According to eHarmony.co.uk, being an avid reader makes you more attractive to the opposite sex. Men who list reading on their dating profile receive 19% more messages on eHarmony while women receive 3% more. The statistics seem to be indicate that listing reading is one of the drivers for a woman to pick a man’s profile, whereas the same may not be true for men.
However, I beg to differ. I am pretty sure that when we were in college, the then-not-my-husband picked me solely for my reading and writing skills, in spite of the sea of womankind sending frantic mating signals.
Related reading: Can books enrich relationships and make a couple grow closer?
It is often said that one must learn lifesaving skills like cooking or changing a flat tyre. I am a strong advocate of this philosophy, so I learnt a lifesaving skill, which was relevant only to certain situations, given my limited life experience. I learnt note making and speed-reading. When it came to jotting down word-by-word what the teacher said, I was the go-to person.
When a management student encounters the world of application based learning, he or she relies upon one’s skills of gathering wisdom from various sources and encapsulating that knowledge into an easily reproducible form that comes handy during exams. Roving eyes noticed me blackening the virgin white sheets handed out during the first test of the MBA class. As I stood several times to take page after page of fresh sheet to replicate what was in my head on the paper, those said roving eyes skimmed my papers and copied down everything I had written there, perhaps my name and roll number even.
All of a sudden, I became the most sought after person in class. I became their last moment resort during exams. I learnt of the secret nexus that had passed on my notes across hostels when I noticed copies of my notes being manhandled by the photocopy shop bhaiya, otherwise known as Xerox Bhaiya. (By then, my MBA training had taught me not to use the generic brand name of Xerox.)
Write me some notes
The then-not-my-husband, on the other hand, didn’t have to stoop to such low levels. Instead, the computer geek had the idea to let me prepare the notes on his home computer. It was a win-win situation. The note preparation became more efficient and we could spend time with each other as well. Many years later, Aamir Khan would sing ‘love is a waste of time’; however, we never wasted time, because we had the geekiest romance possible, so much so that if Nicholas Sparks wrote a book based on our life, he would call it ‘The Notes’ and not ‘The Notebook’.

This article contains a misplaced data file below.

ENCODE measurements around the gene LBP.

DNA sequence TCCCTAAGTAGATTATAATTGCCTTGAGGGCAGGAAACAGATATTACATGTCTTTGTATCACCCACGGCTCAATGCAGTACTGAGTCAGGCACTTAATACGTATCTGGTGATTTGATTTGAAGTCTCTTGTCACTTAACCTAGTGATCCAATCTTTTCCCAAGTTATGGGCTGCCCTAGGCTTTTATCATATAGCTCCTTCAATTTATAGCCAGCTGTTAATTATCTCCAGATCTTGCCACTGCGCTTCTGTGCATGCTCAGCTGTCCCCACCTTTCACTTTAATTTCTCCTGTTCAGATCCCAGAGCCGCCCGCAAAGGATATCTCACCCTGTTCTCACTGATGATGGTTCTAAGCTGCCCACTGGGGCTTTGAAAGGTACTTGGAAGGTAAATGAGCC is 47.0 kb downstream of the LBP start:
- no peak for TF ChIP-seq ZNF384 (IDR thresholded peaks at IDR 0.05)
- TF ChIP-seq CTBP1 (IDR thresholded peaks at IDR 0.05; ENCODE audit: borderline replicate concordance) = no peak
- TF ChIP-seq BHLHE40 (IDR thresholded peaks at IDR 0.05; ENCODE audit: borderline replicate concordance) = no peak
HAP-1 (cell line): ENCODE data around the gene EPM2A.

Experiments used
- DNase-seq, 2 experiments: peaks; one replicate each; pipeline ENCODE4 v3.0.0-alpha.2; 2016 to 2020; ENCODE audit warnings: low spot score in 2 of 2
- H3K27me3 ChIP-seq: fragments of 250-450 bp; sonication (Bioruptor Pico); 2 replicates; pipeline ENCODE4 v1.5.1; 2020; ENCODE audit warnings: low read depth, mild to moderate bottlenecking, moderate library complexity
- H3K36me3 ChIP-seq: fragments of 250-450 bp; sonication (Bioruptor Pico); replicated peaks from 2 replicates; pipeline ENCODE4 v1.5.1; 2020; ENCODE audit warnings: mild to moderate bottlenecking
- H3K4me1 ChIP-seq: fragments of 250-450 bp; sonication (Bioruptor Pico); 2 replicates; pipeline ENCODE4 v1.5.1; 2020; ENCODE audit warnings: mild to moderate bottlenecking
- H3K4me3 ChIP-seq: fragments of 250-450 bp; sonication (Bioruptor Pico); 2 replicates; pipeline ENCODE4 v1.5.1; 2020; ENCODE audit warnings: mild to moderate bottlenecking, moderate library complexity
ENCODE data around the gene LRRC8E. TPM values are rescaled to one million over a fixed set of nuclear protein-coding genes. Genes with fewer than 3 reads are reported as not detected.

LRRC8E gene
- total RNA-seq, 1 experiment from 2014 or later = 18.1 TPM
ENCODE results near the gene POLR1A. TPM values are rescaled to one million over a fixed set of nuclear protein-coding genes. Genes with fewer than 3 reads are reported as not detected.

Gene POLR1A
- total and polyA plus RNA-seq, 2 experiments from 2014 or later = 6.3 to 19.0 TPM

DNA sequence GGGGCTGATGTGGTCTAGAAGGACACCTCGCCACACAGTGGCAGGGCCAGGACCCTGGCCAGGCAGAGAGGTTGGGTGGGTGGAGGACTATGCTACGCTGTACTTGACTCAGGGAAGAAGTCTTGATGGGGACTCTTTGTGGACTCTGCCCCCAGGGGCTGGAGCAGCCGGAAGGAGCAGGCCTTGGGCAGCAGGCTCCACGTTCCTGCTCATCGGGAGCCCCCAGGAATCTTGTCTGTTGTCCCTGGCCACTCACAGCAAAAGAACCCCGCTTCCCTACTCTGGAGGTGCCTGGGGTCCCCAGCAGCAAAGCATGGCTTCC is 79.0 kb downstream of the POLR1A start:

Several years later, my husband would thank his lucky stars that he married me.
Throwing the book at me
My reading addiction became his salvo every time I made noise about his TV/movie addiction. He could use it as ammunition whenever I pointed out that he was neglecting his duties as a father by being glued to the TV instead of playing with the boys and training them for cricket and football; skills I am clearly terrible at and hence excused from. “Even you are always reading or worse, writing, instead of helping children in their studies. You are wasting time as well,” he lamented every time I voiced my concern over his TV addiction.
Related reading: Our choices didn’t match, but our hearts did!
When he started his company, he did the one thing that every CEO does. He earmarked a shelf in his office for his books. However, his reading speed of one book a year would not fill a shelf and it wouldn’t do to be caught on the back foot if someone wished to exchange notes on the books on his display shelf. My husband, you see, is an unapologetic and unabashed slow or no-reader. Therefore, I, the wife who reads came to the rescue by sparing copies of much-highlighted smart books that she had read and written on the margins for good measure. I ensured that he understood the concept of the book and the thought process of the author before I gave him the book, however.
Tied up in books
When it came to setting house, the man of the house ensured he would get the maximum say in the design of the new home by entrusting me with the all-consuming task of planning the location, design, height and colour scheme of the library. Well, the library is a wall of floor to ceiling shelves, but the joys of sorting, cataloguing, arranging, and rearranging 600 books are hard to escape.
Ugly thoughts of giving away books to where they will be loved more cross the mind when confronted with the dilemma of arranging them much above or below eye level. After all, how can a book lover worth his or her salt relegate a book to where it will not be visible? Nostalgia strikes when an old favourite appears and irritation bubbles when a much-hyped yet terrible book crosses one’s path, forcing one to ask, “What was I thinking? Why did I buy this book?” Clearly, this task takes a lot of time and focus, leaving me little to spare for the rest of the house.
Related reading: The husband who couldn’t stop buying books
There’s one advantage, though
The husband therefore, has profited immensely from marrying a book lover. However, as far as I am concerned, I look at a friend arguing with her husband on who gets to read the new Harry Potter or Jeffery Archer first and I thank my lucky stars that I have no such competition at home. To not read a Harry Potter in mint condition? Blasphemy! To be plagued with the thought of spoilers on reading a new book second? Oh the terror!
I am, therefore, glad that I married a guy whose relationship with books is not as intense as mine.
Are you or your spouse (or maybe both) a reader? Here are some new titles you can look forward to in 2018.